4. Unless you plan on selling the house in less than 5 years, I wouldn’t worry to much about future homeowner’s tastes and resale value. Listen to the house and to yourself, and make yourself happy with the design/decor.

    But you are spot on when it comes to trends. When we are in the moment, it seems like all other choices are so terribly wrong. We can’t get any distance on the current trend to see how dated it will look.

    But regardless, kitchen cabinet hardware is like the easiest change you can make, so I say go all out if you like a particular hardware trend (within your means of course).

  5. Those floors are gorgeous! I want more photos.

    I, too, sometimes wonder about the life span of trends, but what are you going to do, right? I’m sure your home is going to be lovely.

  6. We blew a lot of extra money on an unnecessarily counter-depth refrigerator so that it would not need to be replaced during a future kitchen remodel which, since as it turns out there are so many invisible and unfun things in our house that require renovating, we may never actually even get to. So of course now I’m wondering how much longer before stainless steel appliances become the avocado or harvest gold of our generation (and why I didn’t just buy the full size refrigerator for less money and more room for blueberries to hide from me and rot undisturbed).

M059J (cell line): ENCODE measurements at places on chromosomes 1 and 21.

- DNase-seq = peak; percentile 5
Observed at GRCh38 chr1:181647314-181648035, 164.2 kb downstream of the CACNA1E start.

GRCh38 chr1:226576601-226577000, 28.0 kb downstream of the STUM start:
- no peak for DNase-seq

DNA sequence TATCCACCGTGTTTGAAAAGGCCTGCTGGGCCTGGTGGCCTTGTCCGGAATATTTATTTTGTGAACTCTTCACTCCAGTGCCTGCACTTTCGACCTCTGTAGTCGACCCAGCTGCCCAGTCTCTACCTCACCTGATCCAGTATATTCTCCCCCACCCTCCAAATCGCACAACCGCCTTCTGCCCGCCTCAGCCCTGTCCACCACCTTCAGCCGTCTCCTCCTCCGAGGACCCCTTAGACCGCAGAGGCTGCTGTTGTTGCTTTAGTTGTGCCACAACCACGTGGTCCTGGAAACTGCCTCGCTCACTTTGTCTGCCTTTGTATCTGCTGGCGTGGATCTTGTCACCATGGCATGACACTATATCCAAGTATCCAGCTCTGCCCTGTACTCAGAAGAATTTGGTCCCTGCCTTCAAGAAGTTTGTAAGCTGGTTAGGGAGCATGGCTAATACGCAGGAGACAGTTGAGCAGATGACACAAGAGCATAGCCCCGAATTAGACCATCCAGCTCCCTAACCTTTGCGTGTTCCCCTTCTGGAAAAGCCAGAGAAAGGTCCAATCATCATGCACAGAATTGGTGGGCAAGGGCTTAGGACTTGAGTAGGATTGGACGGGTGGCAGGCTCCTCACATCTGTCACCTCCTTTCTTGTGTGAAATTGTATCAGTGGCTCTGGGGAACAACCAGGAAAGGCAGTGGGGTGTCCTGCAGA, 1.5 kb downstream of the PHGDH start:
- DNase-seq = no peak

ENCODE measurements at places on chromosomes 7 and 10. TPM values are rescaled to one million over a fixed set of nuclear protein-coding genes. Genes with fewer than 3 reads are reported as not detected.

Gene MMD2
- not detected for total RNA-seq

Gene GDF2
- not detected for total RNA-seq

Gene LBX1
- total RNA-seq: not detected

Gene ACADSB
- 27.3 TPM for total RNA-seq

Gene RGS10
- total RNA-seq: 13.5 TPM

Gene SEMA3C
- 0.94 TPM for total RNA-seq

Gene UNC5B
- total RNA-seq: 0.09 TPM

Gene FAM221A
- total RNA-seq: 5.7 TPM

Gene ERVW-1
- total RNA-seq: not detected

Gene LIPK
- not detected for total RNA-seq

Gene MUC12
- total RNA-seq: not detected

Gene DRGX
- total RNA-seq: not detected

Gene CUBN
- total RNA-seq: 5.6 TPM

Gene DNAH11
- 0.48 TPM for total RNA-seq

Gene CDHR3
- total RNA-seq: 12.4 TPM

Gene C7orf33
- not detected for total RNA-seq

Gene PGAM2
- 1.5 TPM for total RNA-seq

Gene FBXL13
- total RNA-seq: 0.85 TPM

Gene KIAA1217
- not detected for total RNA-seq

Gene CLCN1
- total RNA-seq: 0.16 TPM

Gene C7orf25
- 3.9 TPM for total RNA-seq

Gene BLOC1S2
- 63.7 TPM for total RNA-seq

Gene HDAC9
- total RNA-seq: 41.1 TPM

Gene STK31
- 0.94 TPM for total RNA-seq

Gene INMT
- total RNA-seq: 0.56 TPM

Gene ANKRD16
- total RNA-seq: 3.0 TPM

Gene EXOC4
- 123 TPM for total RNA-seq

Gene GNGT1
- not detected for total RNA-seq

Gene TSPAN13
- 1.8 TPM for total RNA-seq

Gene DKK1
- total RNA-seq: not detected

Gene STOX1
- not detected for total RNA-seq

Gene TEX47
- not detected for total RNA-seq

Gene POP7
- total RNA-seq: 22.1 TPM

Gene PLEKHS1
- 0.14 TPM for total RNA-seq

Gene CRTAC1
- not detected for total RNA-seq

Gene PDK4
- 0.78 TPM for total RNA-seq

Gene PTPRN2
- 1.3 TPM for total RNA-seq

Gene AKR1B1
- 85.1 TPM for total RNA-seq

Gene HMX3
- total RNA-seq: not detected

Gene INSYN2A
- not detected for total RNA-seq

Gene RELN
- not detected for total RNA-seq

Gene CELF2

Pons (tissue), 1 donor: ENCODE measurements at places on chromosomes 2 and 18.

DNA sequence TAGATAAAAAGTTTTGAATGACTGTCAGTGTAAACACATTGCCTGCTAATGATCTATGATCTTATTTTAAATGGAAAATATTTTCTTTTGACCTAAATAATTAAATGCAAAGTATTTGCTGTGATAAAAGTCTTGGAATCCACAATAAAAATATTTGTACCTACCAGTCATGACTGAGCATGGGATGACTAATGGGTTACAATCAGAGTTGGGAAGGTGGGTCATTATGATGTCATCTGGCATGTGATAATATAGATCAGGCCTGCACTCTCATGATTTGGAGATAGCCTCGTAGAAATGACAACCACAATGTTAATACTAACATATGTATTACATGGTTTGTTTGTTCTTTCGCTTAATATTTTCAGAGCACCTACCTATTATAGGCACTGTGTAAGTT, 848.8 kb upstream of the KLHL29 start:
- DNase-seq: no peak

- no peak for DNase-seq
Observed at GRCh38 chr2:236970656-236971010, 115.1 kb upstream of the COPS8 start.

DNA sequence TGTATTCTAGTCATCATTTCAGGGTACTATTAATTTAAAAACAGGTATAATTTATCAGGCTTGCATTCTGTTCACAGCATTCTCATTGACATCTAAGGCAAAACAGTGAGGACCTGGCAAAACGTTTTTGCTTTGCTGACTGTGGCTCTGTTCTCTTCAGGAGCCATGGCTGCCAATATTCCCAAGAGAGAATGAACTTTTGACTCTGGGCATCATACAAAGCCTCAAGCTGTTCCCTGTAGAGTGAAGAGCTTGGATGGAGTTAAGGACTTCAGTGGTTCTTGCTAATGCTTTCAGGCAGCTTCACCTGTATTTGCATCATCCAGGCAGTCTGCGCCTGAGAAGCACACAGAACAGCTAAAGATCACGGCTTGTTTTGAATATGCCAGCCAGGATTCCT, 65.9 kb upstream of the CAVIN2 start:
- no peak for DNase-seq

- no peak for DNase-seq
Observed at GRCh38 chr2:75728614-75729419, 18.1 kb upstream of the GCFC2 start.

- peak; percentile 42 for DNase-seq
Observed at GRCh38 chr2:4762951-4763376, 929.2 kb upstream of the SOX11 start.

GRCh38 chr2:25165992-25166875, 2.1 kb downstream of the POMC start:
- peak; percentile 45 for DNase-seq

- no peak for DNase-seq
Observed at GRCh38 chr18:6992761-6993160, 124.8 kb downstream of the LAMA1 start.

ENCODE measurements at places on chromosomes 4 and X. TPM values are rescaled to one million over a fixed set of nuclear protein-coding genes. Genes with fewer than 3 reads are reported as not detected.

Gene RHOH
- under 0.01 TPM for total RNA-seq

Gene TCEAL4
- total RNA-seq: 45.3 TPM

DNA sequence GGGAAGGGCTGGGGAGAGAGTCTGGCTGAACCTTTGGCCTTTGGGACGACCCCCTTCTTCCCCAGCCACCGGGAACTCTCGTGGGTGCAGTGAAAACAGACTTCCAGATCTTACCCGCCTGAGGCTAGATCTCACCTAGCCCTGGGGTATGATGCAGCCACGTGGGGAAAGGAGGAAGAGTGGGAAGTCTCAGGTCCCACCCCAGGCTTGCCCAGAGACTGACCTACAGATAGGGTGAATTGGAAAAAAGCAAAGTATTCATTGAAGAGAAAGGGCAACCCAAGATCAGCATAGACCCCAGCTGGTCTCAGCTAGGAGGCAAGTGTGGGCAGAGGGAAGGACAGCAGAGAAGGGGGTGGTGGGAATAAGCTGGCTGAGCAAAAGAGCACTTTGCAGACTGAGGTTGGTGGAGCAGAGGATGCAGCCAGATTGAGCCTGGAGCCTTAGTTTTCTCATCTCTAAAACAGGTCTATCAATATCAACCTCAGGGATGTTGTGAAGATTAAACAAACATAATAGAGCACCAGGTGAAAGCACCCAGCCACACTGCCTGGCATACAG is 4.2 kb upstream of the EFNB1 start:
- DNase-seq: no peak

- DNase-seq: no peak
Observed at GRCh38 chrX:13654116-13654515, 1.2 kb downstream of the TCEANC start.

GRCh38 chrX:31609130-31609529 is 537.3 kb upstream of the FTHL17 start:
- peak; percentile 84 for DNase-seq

Anyway, resale value is useful to think about (don’t take away square footage from your house, I guess), but I wouldn’t worry about future homeowners’ tastes. First time buyers who watch too much HGTV will be undeterred and think they can fix and change everything anyway.

  7. First: love those floors.

    Second: if your house becomes a criminal, blame the Golden Girls tile and/or the vinyl. Because that’s clearly what did it. That and all of those shades of salmon/pink, because ew.

  8. I have no experience in any of this, but my take is that it’s your home and to do it how you want it and not worry too much about future owners or your future selves. We never know what the future brings anyways, so my current life approach is to try to enjoy the present and not sacrifice things you want because of the future, whether that is postponing something for the future or tempering your choices for some future owner. Of course, within one’s means of course. But that’s my take since my life took its unplanned turn and some things I saved for later and postponed might not happen.

    Besides, even if you make a more “moderate” choice, that choice might be out of style anyways in 10 years, so why not go all out and do what you love and enjoy it as long as it lasts? And when the exposed beams and stainless go out of style, you can just look back and think, oh but I sure enjoyed the crap out of that back in the day… :)

  9. Love this…we’re so scared about home ownership. I think for us, though, we’re more financially terrified. Maybe we can swap mortgage/home improvement horror stories one day.

    Oh, and that “life of crime” part? Hilarious. I smell new instafiction! 😀